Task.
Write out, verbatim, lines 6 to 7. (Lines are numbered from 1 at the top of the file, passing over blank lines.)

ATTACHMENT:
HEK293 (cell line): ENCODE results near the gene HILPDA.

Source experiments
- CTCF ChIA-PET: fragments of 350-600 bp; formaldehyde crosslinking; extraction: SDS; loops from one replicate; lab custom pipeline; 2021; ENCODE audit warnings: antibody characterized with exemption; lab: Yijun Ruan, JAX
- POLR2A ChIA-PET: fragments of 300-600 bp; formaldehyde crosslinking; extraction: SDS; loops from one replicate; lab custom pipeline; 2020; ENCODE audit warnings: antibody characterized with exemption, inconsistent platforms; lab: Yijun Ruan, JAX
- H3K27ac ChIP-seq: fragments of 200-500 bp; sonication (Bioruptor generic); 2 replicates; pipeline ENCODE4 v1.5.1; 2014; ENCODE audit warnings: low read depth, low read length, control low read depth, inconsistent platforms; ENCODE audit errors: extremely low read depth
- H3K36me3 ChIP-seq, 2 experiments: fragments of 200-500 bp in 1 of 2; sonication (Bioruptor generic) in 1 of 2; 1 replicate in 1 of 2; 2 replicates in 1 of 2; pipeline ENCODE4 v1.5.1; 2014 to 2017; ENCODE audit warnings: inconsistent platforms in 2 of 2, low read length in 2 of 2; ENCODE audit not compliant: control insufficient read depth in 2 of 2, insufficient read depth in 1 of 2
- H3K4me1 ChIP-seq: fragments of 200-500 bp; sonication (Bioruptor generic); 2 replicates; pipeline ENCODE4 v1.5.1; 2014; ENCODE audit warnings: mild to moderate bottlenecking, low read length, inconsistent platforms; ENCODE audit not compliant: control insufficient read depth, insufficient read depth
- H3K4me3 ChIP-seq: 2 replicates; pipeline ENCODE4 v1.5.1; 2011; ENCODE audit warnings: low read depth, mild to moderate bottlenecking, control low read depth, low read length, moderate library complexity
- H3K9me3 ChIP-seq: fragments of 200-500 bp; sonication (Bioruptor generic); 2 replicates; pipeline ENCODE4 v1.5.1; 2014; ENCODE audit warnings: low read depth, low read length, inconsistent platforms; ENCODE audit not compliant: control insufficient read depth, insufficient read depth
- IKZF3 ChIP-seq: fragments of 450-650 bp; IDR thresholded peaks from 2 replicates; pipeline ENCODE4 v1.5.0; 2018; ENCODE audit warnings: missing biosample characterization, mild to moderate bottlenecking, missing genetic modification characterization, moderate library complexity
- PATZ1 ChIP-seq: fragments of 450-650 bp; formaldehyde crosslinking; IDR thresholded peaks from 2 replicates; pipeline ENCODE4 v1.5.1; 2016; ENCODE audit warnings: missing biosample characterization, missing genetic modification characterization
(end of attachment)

- H3K36me3 ChIP-seq, 2 experiments: fragments of 200-500 bp in 1 of 2; sonication (Bioruptor generic) in 1 of 2; 1 replicate in 1 of 2; 2 replicates in 1 of 2; pipeline ENCODE4 v1.5.1; 2014 to 2017; ENCODE audit warnings: inconsistent platforms in 2 of 2, low read length in 2 of 2; ENCODE audit not compliant: control insufficient read depth in 2 of 2, insufficient read depth in 1 of 2
- H3K4me1 ChIP-seq: fragments of 200-500 bp; sonication (Bioruptor generic); 2 replicates; pipeline ENCODE4 v1.5.1; 2014; ENCODE audit warnings: mild to moderate bottlenecking, low read length, inconsistent platforms; ENCODE audit not compliant: control insufficient read depth, insufficient read depth